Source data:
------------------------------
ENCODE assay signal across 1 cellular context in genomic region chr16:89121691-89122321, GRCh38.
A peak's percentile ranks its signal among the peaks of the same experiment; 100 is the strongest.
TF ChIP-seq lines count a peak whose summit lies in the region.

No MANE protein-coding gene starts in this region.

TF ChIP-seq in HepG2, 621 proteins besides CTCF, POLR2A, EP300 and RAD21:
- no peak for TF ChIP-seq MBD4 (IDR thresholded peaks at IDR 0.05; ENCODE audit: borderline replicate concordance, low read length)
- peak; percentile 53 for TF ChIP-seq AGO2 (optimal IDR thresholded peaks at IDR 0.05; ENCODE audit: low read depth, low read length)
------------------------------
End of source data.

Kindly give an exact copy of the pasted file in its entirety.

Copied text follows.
ENCODE assay signal across 1 cellular context in genomic region chr16:89121691-89122321, GRCh38.
A peak's percentile ranks its signal among the peaks of the same experiment; 100 is the strongest.
TF ChIP-seq lines count a peak whose summit lies in the region.

No MANE protein-coding gene starts in this region.

TF ChIP-seq in HepG2, 621 proteins besides CTCF, POLR2A, EP300 and RAD21:
- no peak for TF ChIP-seq MBD4 (IDR thresholded peaks at IDR 0.05; ENCODE audit: borderline replicate concordance, low read length)
- peak; percentile 53 for TF ChIP-seq AGO2 (optimal IDR thresholded peaks at IDR 0.05; ENCODE audit: low read depth, low read length)